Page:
• Greg Dixon

Anxiety? Try getting back to nature for a bit.....

What if you knew in your heart that nothing out there intended to hurt or harm you? How would that feel?

Anxiety, in the face of a real danger or threat, is a very good thing indeed. Our blood changes, our heart rate increases, our senses become heightened and our body transforms itself into a high performance machine, capable of running faster, fighting more ferociously, lifting heavier things, or even hiding quietly sometimes.

We can use anxiety before a big performance like a presentation, interview, or sporting contest to "psych ourselves up" and deliver an outstanding larger than life performance. Anxiety can in fact be a very good thing and extremely helpful to our survival.

However many of us (close to 15% of Australians) will experience an episode of an anxiety disorder this year. It's the most common diagnosable mental illness by a long way - more than double the prevalence of depression. And many more of us will experience something similar - not quite diagnosable, but still scary symptoms of a racing heart, shivery feelings, overwhelming fear, sweating, dizziness and generally feeling terrible. The difference with an anxiety disorder is that there is no threat or danger present - things just become scary and unmanageable. Often to the point where we run, hide, freeze, avoid, procrastinate, get in trouble at work, or become simply exhausted and unable to function.

Fortunately, anxiety disorders are very easy to diagnose, they are so common and natural that there is no need to feel any stigma or shame about having one, and they are able to be treated very successfully. Treatment usually involves some regular sessions with a psychologist or counsellor who will teach very specific skills to help you to manage and calm these awful symptoms, and often medication is helpful to get you into a state of readiness for your therapy sessions - which are more like personal training sessions for your mind.

Once treatment and recovery are underway, there are some very enjoyable lifestyle options that will help you to feel a lot better. One way in particular is getting back to nature - visiting the bush, a park, the beach, or the countryside. In the evening, candlelight or the flicker of a campfire or open fire can be very restful because of the melatonin that gets stimulated within us, which helps us to sleep (unlike phone screens or tablets).

Camping in the outdoors offers us both these options and there is a wonderful benefit to doing this. You realise gradually that there is nothing out there that really wants to deliberately hurt or harm you - in fact most creatures in the bush would be quite happy to stay away from you provided you don't disturb them. The feeling of being exposed in the outdoors, but safe and comfortable, is something everyone should experience.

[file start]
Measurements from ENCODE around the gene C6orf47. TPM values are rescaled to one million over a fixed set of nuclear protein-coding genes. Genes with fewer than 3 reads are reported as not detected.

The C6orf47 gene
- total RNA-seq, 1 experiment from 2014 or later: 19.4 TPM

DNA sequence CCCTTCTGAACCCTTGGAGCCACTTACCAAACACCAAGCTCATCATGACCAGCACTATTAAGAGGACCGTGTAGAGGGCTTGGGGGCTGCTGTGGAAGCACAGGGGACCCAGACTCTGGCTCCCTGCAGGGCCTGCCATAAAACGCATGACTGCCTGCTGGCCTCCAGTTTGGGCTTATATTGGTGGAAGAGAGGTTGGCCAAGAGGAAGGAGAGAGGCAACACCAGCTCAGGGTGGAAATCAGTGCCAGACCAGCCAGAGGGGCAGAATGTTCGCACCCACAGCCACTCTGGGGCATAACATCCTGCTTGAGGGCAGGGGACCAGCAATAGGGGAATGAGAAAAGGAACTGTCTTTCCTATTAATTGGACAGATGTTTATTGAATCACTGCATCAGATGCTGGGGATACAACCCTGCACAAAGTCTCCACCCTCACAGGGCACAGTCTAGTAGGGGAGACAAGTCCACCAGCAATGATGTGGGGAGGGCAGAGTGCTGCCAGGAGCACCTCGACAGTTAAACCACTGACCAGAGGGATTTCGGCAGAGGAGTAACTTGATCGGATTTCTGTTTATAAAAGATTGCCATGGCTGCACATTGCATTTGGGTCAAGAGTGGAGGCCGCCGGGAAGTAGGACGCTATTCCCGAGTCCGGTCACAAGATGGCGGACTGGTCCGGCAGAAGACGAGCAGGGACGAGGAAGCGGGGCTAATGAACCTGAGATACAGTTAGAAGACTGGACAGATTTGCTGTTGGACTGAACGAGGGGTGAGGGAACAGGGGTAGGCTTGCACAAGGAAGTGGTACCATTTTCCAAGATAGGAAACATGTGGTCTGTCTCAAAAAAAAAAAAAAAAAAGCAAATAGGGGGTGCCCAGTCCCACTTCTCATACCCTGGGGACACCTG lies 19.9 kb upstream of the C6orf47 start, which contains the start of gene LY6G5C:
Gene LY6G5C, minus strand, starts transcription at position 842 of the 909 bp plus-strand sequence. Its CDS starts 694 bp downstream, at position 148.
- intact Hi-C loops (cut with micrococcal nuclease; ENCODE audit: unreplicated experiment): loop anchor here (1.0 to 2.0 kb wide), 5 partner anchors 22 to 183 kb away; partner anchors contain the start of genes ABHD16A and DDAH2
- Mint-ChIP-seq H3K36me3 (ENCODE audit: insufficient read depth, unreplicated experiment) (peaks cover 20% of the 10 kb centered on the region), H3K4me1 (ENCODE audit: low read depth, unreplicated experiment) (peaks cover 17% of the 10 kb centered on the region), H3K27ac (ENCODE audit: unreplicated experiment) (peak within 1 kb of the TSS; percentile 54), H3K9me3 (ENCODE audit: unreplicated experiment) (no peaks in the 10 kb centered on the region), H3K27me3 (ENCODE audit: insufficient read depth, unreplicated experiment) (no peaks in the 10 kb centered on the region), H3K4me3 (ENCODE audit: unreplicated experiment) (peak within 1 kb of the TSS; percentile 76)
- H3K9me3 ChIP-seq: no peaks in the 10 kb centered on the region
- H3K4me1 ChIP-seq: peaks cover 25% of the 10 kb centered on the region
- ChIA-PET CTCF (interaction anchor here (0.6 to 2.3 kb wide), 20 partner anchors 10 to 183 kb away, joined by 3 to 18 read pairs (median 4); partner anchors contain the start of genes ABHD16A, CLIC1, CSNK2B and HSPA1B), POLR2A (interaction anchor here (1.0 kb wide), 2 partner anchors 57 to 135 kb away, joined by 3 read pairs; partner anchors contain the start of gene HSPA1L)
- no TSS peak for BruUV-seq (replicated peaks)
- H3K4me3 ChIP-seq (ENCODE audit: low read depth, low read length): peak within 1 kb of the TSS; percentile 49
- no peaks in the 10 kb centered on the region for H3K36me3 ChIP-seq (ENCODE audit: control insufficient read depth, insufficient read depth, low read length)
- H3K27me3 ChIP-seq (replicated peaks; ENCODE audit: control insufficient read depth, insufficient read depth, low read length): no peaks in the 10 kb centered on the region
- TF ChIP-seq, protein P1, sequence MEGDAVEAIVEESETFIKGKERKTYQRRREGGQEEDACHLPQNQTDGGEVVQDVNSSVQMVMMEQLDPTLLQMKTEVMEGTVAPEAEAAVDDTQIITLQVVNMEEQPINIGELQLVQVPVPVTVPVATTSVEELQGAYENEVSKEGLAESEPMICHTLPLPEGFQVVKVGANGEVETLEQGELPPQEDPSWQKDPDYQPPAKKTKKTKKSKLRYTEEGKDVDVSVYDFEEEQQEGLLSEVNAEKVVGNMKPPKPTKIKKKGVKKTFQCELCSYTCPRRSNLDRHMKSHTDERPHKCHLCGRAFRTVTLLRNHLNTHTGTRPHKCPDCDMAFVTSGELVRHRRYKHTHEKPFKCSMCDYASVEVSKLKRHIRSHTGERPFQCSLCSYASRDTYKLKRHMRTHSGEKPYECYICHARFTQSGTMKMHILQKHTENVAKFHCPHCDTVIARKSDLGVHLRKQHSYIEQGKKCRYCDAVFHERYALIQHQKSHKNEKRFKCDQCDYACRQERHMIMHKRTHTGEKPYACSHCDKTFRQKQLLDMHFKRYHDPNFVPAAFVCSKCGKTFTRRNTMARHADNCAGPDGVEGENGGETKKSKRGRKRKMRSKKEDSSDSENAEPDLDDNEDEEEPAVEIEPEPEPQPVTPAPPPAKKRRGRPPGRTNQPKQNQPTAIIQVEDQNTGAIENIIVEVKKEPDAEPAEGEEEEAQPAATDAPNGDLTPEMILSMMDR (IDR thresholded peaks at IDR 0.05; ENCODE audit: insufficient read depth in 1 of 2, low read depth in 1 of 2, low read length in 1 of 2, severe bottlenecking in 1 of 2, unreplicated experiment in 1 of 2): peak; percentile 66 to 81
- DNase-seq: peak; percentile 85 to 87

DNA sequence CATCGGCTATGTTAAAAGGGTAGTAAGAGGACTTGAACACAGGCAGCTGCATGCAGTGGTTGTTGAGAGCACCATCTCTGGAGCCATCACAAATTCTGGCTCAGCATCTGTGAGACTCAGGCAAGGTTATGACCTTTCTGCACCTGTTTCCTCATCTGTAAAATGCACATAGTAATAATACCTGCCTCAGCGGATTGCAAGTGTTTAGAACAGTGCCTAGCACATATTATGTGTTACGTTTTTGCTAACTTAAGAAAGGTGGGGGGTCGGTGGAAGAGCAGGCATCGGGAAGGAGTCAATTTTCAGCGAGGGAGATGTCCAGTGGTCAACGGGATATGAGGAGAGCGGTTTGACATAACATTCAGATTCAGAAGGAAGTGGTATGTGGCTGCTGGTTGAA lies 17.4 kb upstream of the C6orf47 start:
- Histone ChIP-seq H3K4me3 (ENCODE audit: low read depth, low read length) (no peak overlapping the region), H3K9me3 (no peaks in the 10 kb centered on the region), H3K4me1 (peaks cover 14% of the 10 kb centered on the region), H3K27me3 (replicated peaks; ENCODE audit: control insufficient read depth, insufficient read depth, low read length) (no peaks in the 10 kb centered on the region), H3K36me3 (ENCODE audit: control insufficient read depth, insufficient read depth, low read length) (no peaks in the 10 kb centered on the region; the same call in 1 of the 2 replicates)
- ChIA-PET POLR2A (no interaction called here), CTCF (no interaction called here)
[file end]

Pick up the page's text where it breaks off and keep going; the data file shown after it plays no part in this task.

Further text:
There are of course some basic ground rules for staying safe in the bush and around fires, but if we apply our conscious "wise mind" and seek the support of others if we lack experience, generally we will be safe and secure. For those who live with anxiety problems, this is a very helpful practice, coming back to "wise mind" and experiencing how it feels to manage those unhelpful feelings of fear and dread, while you calm the mind.

The other night we lit one of our burn piles at the property when we had some great friends staying with us for the weekend. The neighbours came over to join us and it was a really fun night. At some point I ventured off to a dark area of the paddock to collect some logs for the fire, where we had stacked them after some tree lopping a few years earlier. As I approached the logs I started to become fearful that maybe I would disturb a snake and that I might get bitten in the dark. As I carefully rolled away each log, I checked to make sure I wasn't disturbing anything. I checked each log before picking them up and returning to the fire. Fortunately, no reptile revealed itself - truthfully they probably weren't even there in the first place.

As someone who suffers occasionally from anxiety, it was a great feeling for me returning to the fire, grateful for my friends and neighbours, the full moon lighting up the night sky and the fact that I had managed a little fear and anxiety, by focusing on being fully present and conscious in the moment while I carefully removed the logs from the pile. The affirmation or acknowledgement of gratitude for "right now, I am out in the open at night in front of a fire with good friends, a beautiful night, and nothing presently wishes to harm or hurt me" seemed appropriate to reflect on.

In our anxious, waking lives, much energy is wasted on perceived enemies, threats and dangers which we create in our minds. Mindfulness is a great helper in reducing this wasted energy, and there are not too many better places to practice mindfulness than out in nature. Next time you go for a walk on the beach or out in the bush, try practising this affirmation and see how it feels. "Right now, nothing around me presently wishes to harm or hurt me. I am safe and secure, enjoying my moment experiencing the natural environment". I hope this helps. And if you have been thinking about seeing someone to help you with anxious feelings for a while, why not pick up the phone to a counsellor or your GP for a chat about things. You won't regret it.

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Uki, NSW 2484

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Northern Rivers Coaching and Counselling